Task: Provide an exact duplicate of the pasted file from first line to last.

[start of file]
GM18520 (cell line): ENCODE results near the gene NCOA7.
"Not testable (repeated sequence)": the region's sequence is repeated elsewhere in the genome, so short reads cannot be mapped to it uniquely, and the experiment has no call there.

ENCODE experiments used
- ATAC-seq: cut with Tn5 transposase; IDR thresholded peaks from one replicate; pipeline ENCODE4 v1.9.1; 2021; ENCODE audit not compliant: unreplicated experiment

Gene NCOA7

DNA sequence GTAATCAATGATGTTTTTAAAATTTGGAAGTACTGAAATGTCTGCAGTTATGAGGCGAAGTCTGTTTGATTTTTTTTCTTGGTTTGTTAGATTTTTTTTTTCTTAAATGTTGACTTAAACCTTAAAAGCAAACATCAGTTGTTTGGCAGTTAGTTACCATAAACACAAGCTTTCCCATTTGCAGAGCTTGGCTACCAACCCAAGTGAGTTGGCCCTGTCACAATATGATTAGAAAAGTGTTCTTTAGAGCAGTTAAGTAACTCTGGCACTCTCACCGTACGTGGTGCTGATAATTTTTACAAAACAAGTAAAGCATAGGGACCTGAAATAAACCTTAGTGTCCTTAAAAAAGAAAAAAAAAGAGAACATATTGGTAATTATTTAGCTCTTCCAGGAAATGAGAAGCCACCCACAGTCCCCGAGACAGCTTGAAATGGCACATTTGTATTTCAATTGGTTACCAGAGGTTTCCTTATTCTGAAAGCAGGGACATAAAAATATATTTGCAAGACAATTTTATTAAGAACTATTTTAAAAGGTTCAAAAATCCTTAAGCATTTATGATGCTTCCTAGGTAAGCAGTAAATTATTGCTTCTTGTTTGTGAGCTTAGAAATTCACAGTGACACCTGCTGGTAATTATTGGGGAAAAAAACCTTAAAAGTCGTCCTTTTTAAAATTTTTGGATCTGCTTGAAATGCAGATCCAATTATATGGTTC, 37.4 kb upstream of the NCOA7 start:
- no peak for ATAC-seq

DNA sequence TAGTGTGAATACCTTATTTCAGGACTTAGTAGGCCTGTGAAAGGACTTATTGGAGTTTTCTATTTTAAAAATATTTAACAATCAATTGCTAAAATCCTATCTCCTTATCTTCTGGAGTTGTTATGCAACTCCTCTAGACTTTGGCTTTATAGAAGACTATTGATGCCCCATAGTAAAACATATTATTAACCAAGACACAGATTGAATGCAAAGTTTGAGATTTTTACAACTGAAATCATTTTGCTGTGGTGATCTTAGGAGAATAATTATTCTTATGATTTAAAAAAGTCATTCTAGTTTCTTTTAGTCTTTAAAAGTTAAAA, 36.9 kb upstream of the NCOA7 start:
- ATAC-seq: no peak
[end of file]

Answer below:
GM18520 (cell line): ENCODE results near the gene NCOA7.
"Not testable (repeated sequence)": the region's sequence is repeated elsewhere in the genome, so short reads cannot be mapped to it uniquely, and the experiment has no call there.

ENCODE experiments used
- ATAC-seq: cut with Tn5 transposase; IDR thresholded peaks from one replicate; pipeline ENCODE4 v1.9.1; 2021; ENCODE audit not compliant: unreplicated experiment

Gene NCOA7

DNA sequence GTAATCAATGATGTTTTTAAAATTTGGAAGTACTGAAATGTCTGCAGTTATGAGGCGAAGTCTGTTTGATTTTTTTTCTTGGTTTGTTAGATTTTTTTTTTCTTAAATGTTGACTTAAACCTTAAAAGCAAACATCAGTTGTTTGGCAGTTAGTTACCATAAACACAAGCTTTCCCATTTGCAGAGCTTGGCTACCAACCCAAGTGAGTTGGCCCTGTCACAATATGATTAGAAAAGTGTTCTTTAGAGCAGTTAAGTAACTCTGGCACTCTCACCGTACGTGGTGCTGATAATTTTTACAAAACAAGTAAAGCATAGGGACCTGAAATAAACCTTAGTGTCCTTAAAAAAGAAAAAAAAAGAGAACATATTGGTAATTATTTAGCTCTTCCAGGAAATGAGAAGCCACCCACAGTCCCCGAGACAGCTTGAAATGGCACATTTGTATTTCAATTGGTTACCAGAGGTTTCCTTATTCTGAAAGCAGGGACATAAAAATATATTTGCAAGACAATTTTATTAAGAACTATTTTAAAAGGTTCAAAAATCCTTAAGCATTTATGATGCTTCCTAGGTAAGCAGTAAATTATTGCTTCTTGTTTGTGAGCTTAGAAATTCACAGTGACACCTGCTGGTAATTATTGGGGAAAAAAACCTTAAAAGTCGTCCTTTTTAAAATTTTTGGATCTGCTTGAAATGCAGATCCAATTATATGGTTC, 37.4 kb upstream of the NCOA7 start:
- no peak for ATAC-seq

DNA sequence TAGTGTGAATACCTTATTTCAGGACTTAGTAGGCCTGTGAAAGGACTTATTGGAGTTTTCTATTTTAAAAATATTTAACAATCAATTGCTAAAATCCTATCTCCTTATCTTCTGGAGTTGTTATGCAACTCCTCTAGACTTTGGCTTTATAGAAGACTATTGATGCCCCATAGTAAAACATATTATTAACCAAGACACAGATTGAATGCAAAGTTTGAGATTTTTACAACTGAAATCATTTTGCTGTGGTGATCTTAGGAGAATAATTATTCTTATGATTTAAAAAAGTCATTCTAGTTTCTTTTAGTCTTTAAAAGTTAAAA, 36.9 kb upstream of the NCOA7 start:
- ATAC-seq: no peak